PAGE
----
“I used to think the worst thing in life was to end up alone, it’s not. The worst thing in life is to end up with the people the make you feel alone.” Robin William. RIP
This story is an emotional journey of a woman whom from childhood is constantly taunted by the strains of loneliness and neglect. She searches her ancestral long lost family for solutions of adoption, hoping to find the love that has been deeply denied to her. This story touches the heart of Mary Greene-Jones, her mind in torment as she is strained by adoption, left in loneliness as a result of neglect and her battle through life to succeed in a plan for existence and Love.
Adoption; How has it changed for the central character’s family over 4 generations? What solutions did they provide in the past to protect their young? How can long lost families find each other again?
Neglect; Emotional Neglect, asks a question in that do we really understand the impact of it on young children growing up? How can such neglect be healed? How can these emotional scars resolve themselves growing up and what are the impact of bringing such scars into the complexity of adulthood? To read the beginning of this emotional and descriptive journey, see below
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Themes of Neglect, Adoption, loneliness and Love have always intrigued me. I personally understand the isolation these themes can cause, the consideration of emotional alternatives even when people believe they have everything resolved for themselves, but one has to remember that in the entanglement and residue of emotional intricacies of adoption neglect it is a very hard time to overcome no matter how strong we believe we are. By the end of the eight chapter I was wiping away my tears while trying to keep writing and pressing tear stained keys so I would not miss a single descriptive moment of what Mary Greene-Jones had to endure! ‘Neglect’ a search for Love leaves a deep residue for me and I take delight in being able to tell this empathic transitional story of life.
Walker A. White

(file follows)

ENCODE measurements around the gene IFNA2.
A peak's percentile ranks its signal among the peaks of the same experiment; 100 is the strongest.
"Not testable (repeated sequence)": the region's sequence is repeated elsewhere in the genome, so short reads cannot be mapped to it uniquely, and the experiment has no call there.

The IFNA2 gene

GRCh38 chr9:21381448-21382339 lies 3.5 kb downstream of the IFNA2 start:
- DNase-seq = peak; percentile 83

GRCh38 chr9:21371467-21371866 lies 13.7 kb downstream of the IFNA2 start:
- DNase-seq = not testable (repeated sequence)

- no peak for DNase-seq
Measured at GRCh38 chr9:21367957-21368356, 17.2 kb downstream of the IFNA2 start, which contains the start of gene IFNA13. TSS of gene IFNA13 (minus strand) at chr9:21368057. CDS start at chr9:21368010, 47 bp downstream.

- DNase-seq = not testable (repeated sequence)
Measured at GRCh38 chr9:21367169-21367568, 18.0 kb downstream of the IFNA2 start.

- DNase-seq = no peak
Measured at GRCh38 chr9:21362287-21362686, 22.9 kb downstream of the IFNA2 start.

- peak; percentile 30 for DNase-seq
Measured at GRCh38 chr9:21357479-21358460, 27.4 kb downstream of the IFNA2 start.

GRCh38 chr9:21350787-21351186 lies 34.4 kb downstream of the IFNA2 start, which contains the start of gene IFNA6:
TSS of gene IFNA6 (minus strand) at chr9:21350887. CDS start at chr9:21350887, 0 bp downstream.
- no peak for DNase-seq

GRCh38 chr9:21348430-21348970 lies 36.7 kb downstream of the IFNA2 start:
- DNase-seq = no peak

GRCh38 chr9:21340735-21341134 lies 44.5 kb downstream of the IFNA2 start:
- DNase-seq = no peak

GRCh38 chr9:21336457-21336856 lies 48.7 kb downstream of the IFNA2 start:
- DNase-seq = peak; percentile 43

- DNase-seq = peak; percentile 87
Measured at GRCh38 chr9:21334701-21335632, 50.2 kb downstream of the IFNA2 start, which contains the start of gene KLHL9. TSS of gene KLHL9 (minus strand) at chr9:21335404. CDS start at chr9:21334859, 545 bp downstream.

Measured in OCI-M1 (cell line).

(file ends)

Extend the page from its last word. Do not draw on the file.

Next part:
‘Neglect’ in search of Love; traverses four generations uncovering an insightful interpretation of how adoption was often managed and dealt with by a large English family for it’s children that were born outside of marriage and wedlock; ultimately disgraced, but within a solution of saving grace. In this fictional work it began at the end of the 1940’s, just after the aftermath of WW2 and all the consequences such a war brought with it and its subsequent influences on the way the story’s central character found a way to live her life after a torrent of emotional abuse. This fictional story revolves around its central character Mary Greene-Jones and looks at the strangeness of her own family that she is born into in the late 1960’s and the impact of the early fight of adoption had on her. Her journey centres on the discoveries that she unearths in trying to understand why she had been treated with isolation, loneliness and neglect as a child and young girl by her own family. Her family in an odd twist, turns out to be eventual her own ‘adopting’ family, even though she was taken away from them at the beginning of her life but after an adoption fought against the state and won by Mary’s own mother, her life didn’t turn out what anyone would have expected it to be. This story of tragedy expands to Mary’s own pursuit to have her own child adopted with a single intention; to see if her child could be truly loved by an adopted family in the same way she hoped she would have been, but wasn’t. She becomes fascinated by her ordeal, with a retention that she would have preferred that the state had won and removed her from her own family’s custody, placing her with an alternative family and in so doing her mother would have lost her case to hold onto her. The story culminates to be televised on a British TV program; ‘Surprise Surprise!’ This co-ordinated revelation leads to a devastating realisation that not everything works out as planned. This is a psychological harrowing tale, primed with tragedy, hope, sadness, joy, disillusionment, child-full imagination, mindful strangeness, great fortitude, disability, wisdom, fear, togetherness, isolation and ultimately neglect. It questions if hope and in its reflection a correct decision undertaken, can resolve our central character’s basic human need for existence in a life that should include emotional supporting relationships of family, friendship, love and respect in a disillusioning world of potential mental anguish and psychological despair.